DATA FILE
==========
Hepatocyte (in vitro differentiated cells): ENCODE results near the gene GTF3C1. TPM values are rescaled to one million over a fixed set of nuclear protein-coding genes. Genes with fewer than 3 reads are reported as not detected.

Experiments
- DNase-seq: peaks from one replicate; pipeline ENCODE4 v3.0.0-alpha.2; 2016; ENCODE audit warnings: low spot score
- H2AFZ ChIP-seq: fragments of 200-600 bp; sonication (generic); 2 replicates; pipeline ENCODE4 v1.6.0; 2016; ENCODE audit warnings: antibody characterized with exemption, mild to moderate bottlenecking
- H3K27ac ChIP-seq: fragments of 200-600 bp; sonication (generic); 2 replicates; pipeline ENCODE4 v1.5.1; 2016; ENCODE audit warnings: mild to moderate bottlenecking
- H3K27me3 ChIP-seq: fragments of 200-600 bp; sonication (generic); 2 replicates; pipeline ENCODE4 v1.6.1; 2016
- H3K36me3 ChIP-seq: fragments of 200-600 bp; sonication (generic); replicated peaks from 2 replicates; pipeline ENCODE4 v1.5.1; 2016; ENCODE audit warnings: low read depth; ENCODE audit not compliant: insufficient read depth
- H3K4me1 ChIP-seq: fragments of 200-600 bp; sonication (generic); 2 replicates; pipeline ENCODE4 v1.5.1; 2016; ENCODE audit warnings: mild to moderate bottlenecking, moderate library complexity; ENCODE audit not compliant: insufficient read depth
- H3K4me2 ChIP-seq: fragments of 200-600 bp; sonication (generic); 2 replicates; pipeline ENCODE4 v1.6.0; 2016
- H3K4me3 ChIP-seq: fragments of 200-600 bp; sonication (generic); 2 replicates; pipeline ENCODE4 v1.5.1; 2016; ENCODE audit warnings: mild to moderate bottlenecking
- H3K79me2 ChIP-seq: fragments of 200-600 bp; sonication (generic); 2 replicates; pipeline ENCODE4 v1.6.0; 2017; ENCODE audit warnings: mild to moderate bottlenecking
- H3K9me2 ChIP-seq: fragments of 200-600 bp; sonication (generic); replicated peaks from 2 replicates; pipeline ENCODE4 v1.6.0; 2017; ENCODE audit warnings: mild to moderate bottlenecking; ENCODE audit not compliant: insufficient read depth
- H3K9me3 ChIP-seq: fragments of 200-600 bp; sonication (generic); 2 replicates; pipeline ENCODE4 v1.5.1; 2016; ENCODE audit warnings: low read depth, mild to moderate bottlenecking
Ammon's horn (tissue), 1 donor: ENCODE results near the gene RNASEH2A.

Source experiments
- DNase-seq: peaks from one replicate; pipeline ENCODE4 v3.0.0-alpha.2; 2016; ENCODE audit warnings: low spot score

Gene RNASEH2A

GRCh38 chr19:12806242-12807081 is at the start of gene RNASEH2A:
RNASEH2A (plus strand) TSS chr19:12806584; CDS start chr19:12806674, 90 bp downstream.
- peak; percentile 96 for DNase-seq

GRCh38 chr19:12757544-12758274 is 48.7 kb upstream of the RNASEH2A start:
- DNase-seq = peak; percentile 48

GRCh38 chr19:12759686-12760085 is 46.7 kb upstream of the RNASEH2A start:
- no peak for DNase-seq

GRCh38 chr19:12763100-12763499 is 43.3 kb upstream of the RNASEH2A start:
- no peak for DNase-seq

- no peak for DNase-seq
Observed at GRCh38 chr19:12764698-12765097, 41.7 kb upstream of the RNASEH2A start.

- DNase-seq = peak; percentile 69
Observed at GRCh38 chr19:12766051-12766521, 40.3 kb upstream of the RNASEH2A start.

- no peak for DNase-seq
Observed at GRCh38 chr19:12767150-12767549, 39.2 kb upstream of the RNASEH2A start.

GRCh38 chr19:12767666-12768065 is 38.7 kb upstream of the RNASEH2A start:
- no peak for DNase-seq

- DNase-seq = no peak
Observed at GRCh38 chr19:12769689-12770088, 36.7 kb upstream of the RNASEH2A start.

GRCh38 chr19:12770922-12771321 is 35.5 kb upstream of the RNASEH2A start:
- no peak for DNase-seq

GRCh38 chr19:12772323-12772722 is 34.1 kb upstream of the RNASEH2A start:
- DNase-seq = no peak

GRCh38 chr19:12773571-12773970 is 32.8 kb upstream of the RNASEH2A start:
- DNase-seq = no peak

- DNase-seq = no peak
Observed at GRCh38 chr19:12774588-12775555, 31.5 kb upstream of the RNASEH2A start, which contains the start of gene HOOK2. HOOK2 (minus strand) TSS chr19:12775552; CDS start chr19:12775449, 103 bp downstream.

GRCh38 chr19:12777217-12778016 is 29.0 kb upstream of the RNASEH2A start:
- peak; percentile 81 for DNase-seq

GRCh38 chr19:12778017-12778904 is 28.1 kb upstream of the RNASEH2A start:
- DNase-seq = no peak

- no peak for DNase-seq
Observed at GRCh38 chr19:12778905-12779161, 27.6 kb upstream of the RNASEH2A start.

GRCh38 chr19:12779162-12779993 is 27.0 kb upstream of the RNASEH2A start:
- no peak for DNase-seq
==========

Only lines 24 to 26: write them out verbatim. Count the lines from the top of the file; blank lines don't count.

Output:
- no peak for DNase-seq

GRCh38 chr19:12763100-12763499 is 43.3 kb upstream of the RNASEH2A start:
- no peak for DNase-seq